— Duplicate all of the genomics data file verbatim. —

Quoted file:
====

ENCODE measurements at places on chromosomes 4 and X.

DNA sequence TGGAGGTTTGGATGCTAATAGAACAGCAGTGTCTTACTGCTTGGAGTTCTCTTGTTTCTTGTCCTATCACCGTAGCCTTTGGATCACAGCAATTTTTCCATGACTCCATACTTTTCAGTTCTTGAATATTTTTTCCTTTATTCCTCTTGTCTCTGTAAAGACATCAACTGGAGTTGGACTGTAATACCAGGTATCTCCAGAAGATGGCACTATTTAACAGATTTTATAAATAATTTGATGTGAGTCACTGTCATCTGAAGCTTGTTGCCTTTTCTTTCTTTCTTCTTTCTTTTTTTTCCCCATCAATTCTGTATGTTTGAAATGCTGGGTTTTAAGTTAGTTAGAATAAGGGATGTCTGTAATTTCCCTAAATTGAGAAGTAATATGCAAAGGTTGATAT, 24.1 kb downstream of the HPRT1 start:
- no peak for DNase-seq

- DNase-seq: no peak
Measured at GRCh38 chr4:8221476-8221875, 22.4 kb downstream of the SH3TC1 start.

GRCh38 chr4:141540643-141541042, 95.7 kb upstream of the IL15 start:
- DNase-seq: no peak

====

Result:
ENCODE measurements at places on chromosomes 4 and X.

DNA sequence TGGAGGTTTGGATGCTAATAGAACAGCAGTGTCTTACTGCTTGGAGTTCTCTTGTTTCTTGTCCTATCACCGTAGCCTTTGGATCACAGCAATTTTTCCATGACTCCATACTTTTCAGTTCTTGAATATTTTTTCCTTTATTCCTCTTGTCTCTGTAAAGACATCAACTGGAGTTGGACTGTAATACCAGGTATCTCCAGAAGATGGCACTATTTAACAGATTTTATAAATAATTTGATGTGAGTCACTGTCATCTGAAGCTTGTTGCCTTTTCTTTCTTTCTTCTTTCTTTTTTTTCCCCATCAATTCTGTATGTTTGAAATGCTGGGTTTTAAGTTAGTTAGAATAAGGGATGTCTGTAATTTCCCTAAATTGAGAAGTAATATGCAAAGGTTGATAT, 24.1 kb downstream of the HPRT1 start:
- no peak for DNase-seq

- DNase-seq: no peak
Measured at GRCh38 chr4:8221476-8221875, 22.4 kb downstream of the SH3TC1 start.

GRCh38 chr4:141540643-141541042, 95.7 kb upstream of the IL15 start:
- DNase-seq: no peak